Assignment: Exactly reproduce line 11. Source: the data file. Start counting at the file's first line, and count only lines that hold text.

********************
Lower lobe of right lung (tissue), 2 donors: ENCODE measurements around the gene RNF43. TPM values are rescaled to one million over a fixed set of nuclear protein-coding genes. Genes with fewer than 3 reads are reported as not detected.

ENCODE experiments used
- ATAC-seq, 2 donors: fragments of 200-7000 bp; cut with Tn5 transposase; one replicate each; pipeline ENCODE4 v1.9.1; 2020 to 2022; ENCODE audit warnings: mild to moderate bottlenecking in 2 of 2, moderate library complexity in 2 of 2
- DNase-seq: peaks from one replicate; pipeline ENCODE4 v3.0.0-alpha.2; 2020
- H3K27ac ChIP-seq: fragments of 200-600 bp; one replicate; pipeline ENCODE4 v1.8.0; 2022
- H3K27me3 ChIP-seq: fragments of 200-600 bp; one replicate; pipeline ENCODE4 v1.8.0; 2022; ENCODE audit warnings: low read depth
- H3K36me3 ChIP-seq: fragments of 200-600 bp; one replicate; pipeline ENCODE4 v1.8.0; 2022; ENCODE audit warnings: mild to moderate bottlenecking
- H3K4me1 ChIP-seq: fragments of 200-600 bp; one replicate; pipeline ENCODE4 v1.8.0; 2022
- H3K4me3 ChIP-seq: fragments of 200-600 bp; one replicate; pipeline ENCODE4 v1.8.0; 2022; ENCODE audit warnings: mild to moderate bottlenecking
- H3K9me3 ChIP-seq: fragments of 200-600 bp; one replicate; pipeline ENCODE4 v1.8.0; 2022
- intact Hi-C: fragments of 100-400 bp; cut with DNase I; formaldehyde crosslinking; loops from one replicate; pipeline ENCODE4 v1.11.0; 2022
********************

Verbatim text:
- intact Hi-C: fragments of 100-400 bp; cut with DNase I; formaldehyde crosslinking; loops from one replicate; pipeline ENCODE4 v1.11.0; 2022